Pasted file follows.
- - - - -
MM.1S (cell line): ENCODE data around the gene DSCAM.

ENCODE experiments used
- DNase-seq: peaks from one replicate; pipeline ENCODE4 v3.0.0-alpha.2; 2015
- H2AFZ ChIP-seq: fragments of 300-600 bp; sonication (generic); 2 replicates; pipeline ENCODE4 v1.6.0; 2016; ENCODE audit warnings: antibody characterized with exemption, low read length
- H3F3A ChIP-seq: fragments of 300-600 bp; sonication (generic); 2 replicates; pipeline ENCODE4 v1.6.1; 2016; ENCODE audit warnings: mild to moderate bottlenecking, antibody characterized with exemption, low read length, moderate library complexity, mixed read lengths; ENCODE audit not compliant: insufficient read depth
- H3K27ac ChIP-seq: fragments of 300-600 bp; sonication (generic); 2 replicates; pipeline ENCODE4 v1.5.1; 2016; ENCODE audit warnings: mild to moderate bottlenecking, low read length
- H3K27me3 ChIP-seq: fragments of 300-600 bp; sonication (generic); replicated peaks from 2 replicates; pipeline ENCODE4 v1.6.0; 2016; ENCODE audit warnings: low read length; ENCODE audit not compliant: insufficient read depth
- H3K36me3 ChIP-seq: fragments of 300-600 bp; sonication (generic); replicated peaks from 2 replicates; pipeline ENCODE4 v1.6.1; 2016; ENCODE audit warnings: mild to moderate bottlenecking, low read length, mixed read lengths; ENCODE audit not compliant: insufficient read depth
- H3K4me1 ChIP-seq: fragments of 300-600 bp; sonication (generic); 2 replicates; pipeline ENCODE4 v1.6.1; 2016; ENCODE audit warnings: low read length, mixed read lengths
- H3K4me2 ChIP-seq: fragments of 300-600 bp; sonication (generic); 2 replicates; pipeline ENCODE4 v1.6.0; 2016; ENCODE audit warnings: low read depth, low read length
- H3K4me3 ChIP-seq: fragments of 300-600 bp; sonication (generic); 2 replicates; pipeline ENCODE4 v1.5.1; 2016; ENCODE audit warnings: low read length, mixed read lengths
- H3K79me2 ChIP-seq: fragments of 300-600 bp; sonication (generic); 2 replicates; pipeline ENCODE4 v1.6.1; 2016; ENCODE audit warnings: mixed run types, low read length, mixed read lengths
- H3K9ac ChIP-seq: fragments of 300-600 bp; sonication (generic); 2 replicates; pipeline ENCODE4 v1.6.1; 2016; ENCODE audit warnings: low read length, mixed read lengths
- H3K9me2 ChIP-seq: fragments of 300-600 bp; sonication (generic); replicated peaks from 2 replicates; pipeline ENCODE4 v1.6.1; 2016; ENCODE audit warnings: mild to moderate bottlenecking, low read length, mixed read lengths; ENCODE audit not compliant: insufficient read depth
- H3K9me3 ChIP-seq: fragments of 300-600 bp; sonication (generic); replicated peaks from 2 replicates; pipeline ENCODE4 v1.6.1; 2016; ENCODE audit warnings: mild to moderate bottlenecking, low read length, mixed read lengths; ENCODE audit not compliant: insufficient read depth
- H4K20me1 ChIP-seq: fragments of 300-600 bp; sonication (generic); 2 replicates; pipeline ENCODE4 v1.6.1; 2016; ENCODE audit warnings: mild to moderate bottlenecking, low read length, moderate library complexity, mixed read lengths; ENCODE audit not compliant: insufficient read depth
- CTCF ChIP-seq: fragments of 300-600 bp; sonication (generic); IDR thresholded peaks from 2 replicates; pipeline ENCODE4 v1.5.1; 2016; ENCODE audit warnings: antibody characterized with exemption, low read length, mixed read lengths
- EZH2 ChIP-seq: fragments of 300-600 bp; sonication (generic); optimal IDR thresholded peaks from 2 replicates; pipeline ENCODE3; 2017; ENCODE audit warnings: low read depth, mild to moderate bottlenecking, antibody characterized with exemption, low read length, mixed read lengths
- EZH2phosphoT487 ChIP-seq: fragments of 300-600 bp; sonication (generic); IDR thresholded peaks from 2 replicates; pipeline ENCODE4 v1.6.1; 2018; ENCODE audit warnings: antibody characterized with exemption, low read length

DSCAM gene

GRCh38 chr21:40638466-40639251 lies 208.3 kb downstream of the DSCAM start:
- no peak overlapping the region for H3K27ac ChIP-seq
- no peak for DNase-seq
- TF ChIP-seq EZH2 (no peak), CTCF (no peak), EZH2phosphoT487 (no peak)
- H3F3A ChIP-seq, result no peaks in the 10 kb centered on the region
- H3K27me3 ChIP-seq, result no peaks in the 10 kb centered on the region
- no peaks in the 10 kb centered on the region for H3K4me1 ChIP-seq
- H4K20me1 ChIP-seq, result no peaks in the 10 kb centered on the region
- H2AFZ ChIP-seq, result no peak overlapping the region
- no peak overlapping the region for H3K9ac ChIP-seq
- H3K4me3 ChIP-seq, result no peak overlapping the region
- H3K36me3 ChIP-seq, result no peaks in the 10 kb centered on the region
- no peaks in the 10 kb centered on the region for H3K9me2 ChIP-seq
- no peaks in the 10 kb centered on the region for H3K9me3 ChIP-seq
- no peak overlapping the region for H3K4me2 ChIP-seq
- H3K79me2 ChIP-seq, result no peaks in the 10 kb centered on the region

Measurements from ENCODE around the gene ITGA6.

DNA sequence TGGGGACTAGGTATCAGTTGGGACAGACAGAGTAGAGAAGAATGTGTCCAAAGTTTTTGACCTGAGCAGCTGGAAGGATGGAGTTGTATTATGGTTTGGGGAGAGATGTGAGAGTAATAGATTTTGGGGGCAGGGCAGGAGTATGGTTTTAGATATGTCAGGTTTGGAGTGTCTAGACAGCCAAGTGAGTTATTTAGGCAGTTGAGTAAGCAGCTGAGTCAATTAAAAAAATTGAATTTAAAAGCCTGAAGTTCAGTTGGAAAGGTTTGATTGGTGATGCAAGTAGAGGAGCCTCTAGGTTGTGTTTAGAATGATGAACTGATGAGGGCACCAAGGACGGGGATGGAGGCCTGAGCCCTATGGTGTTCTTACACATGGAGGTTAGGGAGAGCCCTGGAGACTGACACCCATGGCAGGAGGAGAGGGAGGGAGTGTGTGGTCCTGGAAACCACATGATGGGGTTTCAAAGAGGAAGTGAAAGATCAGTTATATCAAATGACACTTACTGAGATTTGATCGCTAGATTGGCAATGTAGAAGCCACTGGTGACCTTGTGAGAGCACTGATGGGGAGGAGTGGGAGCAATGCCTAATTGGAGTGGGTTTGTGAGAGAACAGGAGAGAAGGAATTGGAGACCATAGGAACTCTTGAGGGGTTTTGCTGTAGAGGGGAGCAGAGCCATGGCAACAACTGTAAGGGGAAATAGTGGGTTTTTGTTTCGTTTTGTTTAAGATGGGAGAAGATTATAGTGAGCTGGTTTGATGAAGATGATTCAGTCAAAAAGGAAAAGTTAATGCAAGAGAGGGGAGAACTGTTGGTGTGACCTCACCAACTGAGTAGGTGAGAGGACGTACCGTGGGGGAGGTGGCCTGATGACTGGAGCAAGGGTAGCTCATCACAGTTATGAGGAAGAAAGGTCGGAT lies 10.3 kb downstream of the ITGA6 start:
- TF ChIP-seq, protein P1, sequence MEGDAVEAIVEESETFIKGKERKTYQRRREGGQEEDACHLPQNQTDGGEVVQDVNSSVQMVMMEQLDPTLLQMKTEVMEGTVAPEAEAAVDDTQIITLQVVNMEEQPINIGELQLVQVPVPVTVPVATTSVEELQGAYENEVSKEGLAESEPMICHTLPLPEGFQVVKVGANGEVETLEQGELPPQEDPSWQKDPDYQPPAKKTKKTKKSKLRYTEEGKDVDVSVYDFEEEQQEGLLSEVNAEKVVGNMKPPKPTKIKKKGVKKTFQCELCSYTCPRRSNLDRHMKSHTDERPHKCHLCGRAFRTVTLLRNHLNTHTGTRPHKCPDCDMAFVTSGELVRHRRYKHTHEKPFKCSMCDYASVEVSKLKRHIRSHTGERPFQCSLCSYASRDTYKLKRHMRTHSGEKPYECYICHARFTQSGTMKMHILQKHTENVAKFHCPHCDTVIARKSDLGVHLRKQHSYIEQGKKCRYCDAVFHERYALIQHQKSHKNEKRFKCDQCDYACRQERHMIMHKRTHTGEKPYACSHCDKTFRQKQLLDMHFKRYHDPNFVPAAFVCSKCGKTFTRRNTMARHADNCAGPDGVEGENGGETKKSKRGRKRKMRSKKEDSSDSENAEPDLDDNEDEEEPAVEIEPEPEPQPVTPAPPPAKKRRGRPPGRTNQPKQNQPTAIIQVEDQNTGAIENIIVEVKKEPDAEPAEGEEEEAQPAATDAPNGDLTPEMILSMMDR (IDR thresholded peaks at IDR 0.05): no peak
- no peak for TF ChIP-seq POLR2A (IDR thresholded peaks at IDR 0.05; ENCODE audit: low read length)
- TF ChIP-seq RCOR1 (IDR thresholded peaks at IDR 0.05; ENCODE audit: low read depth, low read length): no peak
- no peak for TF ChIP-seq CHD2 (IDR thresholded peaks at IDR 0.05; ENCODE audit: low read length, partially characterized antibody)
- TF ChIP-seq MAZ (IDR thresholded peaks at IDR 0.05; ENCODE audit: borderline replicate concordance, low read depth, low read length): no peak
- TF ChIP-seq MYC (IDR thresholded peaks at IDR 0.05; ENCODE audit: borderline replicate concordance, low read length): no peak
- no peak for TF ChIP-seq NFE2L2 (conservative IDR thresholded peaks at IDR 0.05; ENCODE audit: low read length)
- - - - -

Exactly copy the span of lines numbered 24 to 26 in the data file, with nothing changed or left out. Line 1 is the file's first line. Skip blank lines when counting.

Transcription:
- TF ChIP-seq EZH2 (no peak), CTCF (no peak), EZH2phosphoT487 (no peak)
- H3F3A ChIP-seq, result no peaks in the 10 kb centered on the region
- H3K27me3 ChIP-seq, result no peaks in the 10 kb centered on the region